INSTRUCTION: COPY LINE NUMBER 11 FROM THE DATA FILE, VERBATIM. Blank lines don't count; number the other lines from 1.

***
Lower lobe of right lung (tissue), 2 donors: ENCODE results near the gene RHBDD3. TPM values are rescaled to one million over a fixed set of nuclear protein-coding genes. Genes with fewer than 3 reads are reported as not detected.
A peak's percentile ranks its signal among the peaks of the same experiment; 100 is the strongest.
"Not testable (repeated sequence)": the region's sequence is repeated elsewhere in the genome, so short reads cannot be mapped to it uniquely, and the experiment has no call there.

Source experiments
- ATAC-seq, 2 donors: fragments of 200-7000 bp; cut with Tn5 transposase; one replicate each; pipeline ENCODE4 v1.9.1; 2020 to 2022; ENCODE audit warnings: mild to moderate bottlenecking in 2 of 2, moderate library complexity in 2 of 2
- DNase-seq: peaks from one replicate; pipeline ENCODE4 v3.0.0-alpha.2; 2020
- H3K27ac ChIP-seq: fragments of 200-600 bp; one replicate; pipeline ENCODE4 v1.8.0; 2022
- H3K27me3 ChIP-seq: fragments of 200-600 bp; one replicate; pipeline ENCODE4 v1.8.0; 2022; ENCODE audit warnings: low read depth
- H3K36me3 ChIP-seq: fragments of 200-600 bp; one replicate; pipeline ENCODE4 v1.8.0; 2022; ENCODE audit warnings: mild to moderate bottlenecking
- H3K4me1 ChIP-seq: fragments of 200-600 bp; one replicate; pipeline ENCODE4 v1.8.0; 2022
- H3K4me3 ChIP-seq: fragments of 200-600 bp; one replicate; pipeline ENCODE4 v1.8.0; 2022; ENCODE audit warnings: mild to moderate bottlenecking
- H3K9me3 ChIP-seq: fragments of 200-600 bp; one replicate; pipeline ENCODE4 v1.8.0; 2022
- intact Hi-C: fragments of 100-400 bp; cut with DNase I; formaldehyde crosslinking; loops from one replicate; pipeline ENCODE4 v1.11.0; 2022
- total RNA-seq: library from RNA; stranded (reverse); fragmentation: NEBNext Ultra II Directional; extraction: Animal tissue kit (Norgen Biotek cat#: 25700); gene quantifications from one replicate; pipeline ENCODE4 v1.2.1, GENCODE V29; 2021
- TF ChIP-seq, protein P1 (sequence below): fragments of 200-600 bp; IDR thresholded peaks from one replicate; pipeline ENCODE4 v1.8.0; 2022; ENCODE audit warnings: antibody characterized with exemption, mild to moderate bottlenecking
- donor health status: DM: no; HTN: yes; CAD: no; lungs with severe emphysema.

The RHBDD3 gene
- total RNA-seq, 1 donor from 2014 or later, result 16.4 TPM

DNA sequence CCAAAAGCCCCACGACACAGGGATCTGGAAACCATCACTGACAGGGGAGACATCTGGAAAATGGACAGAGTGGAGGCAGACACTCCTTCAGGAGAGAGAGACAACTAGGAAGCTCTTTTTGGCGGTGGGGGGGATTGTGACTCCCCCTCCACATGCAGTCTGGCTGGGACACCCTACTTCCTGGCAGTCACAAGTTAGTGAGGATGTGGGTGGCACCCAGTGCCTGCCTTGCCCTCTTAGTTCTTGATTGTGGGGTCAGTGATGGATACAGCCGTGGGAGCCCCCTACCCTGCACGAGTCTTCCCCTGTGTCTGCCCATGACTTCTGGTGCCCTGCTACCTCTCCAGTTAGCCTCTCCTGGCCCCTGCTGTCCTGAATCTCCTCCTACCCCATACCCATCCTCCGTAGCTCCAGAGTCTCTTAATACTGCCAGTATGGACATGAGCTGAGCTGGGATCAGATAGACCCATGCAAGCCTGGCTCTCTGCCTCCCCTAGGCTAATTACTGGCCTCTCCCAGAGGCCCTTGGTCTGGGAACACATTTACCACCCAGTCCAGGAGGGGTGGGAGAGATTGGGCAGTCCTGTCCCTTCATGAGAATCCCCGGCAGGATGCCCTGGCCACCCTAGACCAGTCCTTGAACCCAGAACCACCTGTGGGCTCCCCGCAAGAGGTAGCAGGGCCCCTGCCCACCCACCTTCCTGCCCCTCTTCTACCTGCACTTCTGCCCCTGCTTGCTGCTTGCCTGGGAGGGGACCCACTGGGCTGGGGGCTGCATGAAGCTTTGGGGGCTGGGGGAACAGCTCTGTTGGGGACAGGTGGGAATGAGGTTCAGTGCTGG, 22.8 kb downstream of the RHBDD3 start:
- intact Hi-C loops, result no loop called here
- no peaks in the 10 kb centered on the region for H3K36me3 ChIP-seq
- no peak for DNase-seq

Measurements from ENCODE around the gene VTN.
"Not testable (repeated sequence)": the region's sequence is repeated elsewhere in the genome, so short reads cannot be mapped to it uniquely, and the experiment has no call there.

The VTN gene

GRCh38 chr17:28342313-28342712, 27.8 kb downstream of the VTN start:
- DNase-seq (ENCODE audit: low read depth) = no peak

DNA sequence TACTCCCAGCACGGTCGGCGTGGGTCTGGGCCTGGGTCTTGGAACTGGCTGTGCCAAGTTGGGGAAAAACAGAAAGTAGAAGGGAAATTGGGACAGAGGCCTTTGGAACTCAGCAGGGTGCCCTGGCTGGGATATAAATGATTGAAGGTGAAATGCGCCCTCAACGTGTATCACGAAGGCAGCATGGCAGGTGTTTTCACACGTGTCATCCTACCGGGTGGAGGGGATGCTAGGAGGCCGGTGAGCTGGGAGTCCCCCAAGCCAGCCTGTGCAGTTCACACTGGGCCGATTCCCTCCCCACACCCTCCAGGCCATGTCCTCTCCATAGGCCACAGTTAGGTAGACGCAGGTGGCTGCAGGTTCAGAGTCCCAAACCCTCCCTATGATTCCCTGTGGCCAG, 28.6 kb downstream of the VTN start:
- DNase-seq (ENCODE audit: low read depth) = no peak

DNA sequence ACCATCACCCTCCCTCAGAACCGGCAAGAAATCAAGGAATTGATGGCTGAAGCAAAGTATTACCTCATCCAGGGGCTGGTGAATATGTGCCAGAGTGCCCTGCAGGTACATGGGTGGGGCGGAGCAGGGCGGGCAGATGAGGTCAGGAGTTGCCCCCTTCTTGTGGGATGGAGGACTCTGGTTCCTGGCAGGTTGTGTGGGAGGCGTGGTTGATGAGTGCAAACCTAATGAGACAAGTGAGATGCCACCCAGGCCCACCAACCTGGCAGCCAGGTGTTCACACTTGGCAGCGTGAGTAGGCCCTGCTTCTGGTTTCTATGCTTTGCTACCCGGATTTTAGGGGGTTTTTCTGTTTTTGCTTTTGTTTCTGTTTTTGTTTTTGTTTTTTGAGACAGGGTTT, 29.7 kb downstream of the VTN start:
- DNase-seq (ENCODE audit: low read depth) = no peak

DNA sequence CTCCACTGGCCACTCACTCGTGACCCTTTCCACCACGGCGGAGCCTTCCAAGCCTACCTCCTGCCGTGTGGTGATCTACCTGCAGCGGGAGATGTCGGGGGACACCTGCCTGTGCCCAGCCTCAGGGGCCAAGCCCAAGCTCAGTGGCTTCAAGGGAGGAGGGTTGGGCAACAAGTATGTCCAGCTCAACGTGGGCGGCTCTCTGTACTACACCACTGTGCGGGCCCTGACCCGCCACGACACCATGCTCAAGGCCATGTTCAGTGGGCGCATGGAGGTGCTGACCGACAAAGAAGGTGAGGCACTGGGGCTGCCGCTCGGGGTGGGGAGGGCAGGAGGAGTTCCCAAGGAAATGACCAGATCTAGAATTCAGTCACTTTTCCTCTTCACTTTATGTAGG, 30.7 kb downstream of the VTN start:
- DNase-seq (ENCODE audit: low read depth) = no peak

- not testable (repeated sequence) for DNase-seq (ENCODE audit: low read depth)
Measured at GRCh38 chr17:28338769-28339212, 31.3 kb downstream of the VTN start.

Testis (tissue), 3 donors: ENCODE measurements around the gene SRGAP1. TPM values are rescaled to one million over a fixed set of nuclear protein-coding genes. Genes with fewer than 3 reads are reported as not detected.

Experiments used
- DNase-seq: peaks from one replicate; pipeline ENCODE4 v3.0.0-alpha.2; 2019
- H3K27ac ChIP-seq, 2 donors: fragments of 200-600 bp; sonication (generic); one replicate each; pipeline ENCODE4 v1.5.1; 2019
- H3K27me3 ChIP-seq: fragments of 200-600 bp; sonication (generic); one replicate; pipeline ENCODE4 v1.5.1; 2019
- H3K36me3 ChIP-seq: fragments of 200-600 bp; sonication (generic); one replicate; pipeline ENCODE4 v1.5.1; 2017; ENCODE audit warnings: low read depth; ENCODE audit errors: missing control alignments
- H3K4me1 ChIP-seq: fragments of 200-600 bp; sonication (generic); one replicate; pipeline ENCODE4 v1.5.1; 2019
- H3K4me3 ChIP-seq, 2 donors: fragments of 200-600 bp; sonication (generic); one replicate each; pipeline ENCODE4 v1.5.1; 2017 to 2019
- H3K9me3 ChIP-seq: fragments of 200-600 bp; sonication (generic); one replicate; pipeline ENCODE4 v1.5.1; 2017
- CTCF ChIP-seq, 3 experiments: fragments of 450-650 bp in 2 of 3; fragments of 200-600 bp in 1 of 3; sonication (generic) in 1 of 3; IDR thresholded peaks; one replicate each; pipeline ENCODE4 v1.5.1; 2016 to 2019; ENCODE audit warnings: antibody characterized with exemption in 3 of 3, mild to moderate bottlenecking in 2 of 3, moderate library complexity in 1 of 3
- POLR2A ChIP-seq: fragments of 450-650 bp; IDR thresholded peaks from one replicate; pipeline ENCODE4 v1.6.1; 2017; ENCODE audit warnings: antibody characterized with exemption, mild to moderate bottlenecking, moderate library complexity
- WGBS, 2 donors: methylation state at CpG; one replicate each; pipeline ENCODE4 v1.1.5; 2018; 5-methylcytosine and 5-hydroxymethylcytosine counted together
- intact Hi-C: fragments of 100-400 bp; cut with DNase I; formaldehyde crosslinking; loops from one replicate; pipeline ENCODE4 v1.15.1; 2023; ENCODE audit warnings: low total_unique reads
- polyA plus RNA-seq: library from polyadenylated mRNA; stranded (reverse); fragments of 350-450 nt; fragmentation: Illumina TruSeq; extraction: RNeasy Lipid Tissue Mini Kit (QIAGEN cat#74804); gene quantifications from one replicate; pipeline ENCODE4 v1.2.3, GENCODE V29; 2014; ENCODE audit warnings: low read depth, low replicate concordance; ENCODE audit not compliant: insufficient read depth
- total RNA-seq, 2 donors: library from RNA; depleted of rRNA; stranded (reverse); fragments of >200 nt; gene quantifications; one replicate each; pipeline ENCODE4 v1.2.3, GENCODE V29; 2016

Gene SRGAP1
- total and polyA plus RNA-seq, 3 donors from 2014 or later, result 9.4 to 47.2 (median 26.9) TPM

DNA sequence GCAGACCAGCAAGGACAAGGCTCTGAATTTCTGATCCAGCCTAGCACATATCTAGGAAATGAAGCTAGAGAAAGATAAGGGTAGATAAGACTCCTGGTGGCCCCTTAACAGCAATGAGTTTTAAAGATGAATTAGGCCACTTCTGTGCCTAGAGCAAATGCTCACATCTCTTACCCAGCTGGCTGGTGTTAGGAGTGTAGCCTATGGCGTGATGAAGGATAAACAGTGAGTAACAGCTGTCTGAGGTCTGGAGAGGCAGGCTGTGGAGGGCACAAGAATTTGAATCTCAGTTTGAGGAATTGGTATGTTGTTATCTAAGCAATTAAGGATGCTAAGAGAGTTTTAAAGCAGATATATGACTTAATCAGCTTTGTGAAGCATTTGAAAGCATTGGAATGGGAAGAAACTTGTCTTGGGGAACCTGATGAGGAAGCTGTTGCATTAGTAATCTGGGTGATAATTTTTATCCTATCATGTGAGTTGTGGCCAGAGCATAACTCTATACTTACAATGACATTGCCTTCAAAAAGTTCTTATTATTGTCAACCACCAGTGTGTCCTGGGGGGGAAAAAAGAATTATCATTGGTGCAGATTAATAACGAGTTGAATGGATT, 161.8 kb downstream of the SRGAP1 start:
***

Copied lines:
- H3K4me3 ChIP-seq: fragments of 200-600 bp; one replicate; pipeline ENCODE4 v1.8.0; 2022; ENCODE audit warnings: mild to moderate bottlenecking